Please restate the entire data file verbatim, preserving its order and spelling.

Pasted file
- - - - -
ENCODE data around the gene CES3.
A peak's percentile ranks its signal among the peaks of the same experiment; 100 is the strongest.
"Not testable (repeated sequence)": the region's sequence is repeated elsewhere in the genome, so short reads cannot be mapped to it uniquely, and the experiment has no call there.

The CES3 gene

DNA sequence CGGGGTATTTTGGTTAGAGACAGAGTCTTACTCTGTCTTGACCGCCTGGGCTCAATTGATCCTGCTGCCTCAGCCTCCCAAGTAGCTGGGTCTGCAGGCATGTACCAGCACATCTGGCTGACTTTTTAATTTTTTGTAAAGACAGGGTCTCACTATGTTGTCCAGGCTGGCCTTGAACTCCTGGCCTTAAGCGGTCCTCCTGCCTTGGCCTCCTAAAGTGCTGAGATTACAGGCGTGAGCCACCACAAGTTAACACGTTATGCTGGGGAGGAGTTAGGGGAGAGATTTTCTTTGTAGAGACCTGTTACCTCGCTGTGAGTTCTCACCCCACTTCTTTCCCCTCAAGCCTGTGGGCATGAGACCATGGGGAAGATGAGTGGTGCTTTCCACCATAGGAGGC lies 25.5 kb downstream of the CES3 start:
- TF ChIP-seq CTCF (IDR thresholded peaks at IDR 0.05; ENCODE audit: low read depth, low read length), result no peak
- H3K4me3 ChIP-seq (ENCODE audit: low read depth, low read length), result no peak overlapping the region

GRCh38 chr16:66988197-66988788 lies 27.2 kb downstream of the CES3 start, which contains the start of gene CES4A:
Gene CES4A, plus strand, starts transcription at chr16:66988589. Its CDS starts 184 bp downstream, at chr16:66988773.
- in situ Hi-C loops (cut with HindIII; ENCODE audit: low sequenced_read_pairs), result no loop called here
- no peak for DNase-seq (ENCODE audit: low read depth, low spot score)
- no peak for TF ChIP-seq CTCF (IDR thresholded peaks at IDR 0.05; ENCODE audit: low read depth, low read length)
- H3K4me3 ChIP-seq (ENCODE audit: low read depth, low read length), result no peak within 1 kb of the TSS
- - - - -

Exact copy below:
ENCODE data around the gene CES3.
A peak's percentile ranks its signal among the peaks of the same experiment; 100 is the strongest.
"Not testable (repeated sequence)": the region's sequence is repeated elsewhere in the genome, so short reads cannot be mapped to it uniquely, and the experiment has no call there.

The CES3 gene

DNA sequence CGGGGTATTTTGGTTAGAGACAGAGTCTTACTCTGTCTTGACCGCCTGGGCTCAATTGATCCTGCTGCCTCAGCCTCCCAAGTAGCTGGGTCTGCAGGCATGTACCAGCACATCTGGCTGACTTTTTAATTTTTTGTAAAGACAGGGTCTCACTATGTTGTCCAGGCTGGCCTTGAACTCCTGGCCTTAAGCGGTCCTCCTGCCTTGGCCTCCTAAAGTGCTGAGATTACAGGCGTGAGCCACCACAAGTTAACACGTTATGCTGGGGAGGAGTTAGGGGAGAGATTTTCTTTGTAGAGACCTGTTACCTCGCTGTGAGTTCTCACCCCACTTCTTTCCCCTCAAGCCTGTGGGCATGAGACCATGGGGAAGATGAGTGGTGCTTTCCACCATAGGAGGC lies 25.5 kb downstream of the CES3 start:
- TF ChIP-seq CTCF (IDR thresholded peaks at IDR 0.05; ENCODE audit: low read depth, low read length), result no peak
- H3K4me3 ChIP-seq (ENCODE audit: low read depth, low read length), result no peak overlapping the region

GRCh38 chr16:66988197-66988788 lies 27.2 kb downstream of the CES3 start, which contains the start of gene CES4A:
Gene CES4A, plus strand, starts transcription at chr16:66988589. Its CDS starts 184 bp downstream, at chr16:66988773.
- in situ Hi-C loops (cut with HindIII; ENCODE audit: low sequenced_read_pairs), result no loop called here
- no peak for DNase-seq (ENCODE audit: low read depth, low spot score)
- no peak for TF ChIP-seq CTCF (IDR thresholded peaks at IDR 0.05; ENCODE audit: low read depth, low read length)
- H3K4me3 ChIP-seq (ENCODE audit: low read depth, low read length), result no peak within 1 kb of the TSS